Mitt Romney turns up the heat on his VP running mate choice by announcing a new mobile app for the occasion. Should he pick Condoleezza Rice?
SEATTLE — We are mired in election season doldrums, that seemingly endless period of the election cycle where it feels as if we are drowning in talk, talk, talk. With the Republican Party national convention not until the end of this month, followed by the Democratic Party gathering in early September, speculation has become a spectator sport.
Next up? Another round of “Name that Vice President!”
Taking a page from President Barack Obama’s 2008 campaign, Mitt Romney’s campaign on Tuesday released Mitt’s VP, a smartphone app that will tell you his choice for running mate–just as soon as Romney decides to make that decision public. To his campaign’s credit, Romney didn’t misspell America this time.
With the Romney campaign maintaining radio silence on the VP pick, some pundits have suggested Rob Portman (U.S. Senator, Ohio) should have the number two slot. Others have pitched Tim Pawlenty (former governor of Minnesota) or Marco Rubio (U.S. Senator, Florida). Bobby Jindal (governor of Lousiana) has also been mentioned as a contender.
And then there is Condoleezza Rice. How about her?
According to Public Policy Polling (PPP), a left-leaning public opinion survey firm, having Rice on the ticket could have a big impact in Michigan (16 electoral votes) and Pennsylvania (20 electoral votes) because she’s viewed favorably by Democrats in both states. In 2008, Obama took 57.4% of the Michigan vote and 54.7% of the Pennsylvania vote. Both are critical swing states in 2012.
This bi-partisan support makes Rice, 57, a valuable political figure if Romney decides he wants to attract Independents or Democrats. In Pennsylvania Rice’s favorability rating is 60% (vs. 27% unfavorable); in Michigan it is 56% (vs. 28%). These numbers are significant, even after accounting for polling margin of error (Pennsylvania is +/-3.6% and Michigan is +/-4.1%).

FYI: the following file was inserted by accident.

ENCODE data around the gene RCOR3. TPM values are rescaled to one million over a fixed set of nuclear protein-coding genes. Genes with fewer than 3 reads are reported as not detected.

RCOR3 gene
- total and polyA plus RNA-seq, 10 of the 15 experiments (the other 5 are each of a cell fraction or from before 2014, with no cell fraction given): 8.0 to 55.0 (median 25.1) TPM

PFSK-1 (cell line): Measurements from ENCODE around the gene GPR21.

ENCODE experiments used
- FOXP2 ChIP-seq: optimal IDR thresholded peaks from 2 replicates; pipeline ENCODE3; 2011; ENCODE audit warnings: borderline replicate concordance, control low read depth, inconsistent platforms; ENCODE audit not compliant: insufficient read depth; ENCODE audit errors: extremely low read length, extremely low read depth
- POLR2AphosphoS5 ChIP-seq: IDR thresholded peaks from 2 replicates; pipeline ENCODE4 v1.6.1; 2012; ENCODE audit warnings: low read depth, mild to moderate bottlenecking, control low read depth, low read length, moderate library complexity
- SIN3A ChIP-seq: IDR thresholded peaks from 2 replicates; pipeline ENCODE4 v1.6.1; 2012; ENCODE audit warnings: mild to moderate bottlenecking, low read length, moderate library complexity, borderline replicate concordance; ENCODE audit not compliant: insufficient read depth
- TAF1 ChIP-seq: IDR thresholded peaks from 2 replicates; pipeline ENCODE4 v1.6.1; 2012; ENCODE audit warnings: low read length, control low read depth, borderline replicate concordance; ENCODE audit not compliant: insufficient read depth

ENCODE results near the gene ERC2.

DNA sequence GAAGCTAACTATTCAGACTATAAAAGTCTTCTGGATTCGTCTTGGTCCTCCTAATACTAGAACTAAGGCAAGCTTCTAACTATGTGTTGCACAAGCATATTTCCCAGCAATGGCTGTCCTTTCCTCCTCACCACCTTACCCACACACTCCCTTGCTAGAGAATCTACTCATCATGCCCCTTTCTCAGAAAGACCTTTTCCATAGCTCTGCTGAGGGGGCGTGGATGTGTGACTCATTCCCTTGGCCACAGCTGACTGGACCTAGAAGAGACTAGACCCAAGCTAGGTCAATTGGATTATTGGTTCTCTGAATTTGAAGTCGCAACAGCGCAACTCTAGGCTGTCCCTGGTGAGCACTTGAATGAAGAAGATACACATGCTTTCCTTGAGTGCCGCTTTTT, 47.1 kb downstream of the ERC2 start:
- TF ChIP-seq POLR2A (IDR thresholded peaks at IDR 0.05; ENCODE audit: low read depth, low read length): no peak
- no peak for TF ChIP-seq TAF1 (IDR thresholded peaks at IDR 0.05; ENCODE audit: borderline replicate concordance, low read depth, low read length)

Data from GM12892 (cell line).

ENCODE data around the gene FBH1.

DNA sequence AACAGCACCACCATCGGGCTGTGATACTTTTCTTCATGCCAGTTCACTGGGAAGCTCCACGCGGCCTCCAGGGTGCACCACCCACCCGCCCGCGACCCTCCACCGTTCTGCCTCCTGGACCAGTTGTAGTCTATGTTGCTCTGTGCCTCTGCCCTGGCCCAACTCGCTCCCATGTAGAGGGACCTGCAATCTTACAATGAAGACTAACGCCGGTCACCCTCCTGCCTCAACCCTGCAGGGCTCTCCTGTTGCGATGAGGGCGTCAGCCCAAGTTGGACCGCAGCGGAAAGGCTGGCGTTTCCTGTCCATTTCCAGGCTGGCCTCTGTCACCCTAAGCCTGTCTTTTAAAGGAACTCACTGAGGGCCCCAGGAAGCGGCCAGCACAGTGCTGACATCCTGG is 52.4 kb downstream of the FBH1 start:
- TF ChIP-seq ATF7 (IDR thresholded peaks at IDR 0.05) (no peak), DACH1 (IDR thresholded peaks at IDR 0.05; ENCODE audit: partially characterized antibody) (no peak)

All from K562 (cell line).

If the PPP data are solid, Rice should be his number one pick.
1. She’s an African-American, Christian woman
Romney, 65, is a wealthy Mormon who could benefit from having the trifecta — an African-American, Christian, woman — as a running mate. A woman who has no signs of reality TV in her past, present, or future and will not likely be spoofed by Tina Fey on Saturday Night Live, a la Sarah Palin. Evangelicals seem to still be struggling with Romney’s Mormon faith, which, until 1978, would not allow African Americans to be ordained into priesthood. By the way, she also is wicked smart.
2. Similar views on foreign policy and leadership
As a former Secretary of State and National Security Adviser under George W. Bush, Rice has actual, real-live foreign policy experience. She’s an asset that no amount of Wall Street moneymaking can produce. In a Financial Times op-ed, she argues that America must overcome its “reluctance to lead.” That’s another take on what Romney said in a speech last week in London, in which he blamed President Obama’s foreign policy for having “diminished American leadership” around the world.
3. She’s “mildly pro-choice”
In a 2005 interview with The Washington Times, Rice described her position on abortion as “mildly pro-choice.” She expanded on this during an interview with CBS New’s 60 Minutes in 2008, which was mentioned in an article two weeks ago in ABC News blog, The Note:
“I myself am someone who believes strongly in parental notification. … I’m against late-term abortion, which is, I think, really very cruel.” But she said does not want to overturn Roe v. Wade. “I have not wanted to see the law changed because it’s an area that I worry about the government being involved in.”
Being “mildly pro-choice” would help Romney appeal to moderate voters, but Christian conservatives have loudly objected to Rice because of this issue. The reality, though, is that only 20% of Americans believe abortion should always be illegal. And ideological differences between the presidential nominee and his VP pick are not uncommon. For example, President George W. Bush opposed same-sex marriage, but his VP Dick Cheney supported it, at least at the state level.
There it is: three solid reasons why Rice makes sense as a running mate for Romney.
But if Romney wants her on the ticket, he’ll need a big sales pitch. You see, Rice has made it clear she has no desire to be Vice President of the United States or run for elected office. But then, that’s what all potential VPs say.